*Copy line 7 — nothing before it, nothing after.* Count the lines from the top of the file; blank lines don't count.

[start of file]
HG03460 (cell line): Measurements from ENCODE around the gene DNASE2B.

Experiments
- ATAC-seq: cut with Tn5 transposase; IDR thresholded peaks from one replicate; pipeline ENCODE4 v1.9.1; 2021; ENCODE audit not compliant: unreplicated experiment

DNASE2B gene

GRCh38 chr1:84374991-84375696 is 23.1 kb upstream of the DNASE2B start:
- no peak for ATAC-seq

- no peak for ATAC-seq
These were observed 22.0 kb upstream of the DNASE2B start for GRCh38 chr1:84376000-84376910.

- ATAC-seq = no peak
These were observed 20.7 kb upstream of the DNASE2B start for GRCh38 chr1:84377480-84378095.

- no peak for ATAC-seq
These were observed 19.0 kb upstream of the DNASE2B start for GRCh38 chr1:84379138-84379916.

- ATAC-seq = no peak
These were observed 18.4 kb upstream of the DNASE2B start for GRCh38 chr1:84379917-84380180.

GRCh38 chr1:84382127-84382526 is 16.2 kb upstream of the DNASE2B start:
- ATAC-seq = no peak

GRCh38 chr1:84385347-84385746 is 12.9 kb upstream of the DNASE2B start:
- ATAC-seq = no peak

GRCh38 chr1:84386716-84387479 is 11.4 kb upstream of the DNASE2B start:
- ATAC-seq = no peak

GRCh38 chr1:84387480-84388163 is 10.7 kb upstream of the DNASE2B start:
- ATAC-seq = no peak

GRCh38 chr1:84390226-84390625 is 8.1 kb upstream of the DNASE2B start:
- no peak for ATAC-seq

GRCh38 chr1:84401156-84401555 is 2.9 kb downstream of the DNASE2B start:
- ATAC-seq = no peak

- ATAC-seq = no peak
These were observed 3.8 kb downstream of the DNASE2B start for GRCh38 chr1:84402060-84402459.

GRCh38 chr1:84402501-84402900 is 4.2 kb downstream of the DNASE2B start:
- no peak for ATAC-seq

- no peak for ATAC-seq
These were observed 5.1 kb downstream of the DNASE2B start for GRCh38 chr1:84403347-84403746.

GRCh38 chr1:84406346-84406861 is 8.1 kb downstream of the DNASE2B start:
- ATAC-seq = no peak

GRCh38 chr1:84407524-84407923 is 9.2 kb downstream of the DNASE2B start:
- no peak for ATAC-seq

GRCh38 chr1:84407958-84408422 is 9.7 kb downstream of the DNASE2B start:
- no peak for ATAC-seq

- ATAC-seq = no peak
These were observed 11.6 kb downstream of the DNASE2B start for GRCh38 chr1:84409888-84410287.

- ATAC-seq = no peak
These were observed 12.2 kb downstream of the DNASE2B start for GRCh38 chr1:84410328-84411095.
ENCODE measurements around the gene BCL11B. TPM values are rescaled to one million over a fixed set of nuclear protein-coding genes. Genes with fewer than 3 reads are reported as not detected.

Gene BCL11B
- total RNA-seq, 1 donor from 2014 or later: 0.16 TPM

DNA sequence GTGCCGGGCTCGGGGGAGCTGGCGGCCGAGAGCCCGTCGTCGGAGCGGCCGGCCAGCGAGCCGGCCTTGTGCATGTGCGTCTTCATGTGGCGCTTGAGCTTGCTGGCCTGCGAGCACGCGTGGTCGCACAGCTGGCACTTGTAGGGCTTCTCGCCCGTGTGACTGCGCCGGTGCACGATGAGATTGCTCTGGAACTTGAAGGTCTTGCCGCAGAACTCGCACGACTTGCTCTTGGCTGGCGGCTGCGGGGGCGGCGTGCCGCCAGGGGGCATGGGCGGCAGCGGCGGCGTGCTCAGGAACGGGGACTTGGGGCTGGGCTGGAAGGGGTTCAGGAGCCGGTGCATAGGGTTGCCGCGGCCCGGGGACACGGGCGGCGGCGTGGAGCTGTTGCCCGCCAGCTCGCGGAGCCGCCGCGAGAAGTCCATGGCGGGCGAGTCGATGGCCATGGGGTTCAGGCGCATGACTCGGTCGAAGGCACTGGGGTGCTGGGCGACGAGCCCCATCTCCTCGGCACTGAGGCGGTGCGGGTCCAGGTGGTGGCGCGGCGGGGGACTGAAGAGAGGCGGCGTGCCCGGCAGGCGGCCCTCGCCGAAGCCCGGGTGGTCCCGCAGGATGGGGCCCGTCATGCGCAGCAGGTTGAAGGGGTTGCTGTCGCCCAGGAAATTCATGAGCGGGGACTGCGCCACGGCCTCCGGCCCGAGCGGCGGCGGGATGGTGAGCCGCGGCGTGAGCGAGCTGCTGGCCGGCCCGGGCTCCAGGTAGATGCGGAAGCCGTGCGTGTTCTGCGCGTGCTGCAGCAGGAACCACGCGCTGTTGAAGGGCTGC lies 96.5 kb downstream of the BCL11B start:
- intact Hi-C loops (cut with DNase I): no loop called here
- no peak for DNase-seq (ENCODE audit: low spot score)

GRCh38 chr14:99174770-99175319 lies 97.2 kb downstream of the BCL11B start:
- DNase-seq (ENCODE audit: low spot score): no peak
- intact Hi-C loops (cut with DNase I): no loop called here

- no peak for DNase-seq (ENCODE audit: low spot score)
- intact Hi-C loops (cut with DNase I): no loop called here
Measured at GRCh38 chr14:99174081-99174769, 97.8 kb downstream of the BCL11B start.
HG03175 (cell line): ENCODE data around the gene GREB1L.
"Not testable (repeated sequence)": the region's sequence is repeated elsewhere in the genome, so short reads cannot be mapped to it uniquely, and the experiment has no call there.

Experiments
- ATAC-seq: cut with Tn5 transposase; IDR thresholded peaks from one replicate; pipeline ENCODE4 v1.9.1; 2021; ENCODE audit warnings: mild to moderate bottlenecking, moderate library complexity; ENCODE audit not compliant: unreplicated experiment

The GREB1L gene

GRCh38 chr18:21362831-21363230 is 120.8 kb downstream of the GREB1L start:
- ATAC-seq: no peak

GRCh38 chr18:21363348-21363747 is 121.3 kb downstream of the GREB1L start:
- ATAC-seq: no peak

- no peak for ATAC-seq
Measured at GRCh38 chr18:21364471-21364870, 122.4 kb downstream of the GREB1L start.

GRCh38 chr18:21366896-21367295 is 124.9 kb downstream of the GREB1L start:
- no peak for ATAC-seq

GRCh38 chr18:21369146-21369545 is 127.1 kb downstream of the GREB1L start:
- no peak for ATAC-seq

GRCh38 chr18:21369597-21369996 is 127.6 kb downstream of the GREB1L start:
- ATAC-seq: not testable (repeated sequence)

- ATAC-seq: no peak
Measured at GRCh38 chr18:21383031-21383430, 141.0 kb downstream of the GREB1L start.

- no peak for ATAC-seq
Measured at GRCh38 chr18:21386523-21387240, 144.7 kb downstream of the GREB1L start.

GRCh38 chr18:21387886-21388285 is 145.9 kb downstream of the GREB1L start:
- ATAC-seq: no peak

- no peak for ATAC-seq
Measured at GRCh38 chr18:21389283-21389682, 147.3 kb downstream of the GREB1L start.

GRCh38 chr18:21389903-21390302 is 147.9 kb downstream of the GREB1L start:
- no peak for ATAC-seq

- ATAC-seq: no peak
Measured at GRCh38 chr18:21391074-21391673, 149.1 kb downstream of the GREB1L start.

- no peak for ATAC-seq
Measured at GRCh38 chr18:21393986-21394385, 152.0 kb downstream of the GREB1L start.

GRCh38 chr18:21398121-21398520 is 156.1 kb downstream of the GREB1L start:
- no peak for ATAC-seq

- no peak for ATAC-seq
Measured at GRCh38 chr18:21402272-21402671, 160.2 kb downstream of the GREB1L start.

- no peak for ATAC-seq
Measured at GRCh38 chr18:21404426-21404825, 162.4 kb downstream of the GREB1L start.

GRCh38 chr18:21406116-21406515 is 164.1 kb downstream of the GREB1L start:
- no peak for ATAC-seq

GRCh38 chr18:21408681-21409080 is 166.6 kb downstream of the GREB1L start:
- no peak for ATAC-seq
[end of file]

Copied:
- no peak for ATAC-seq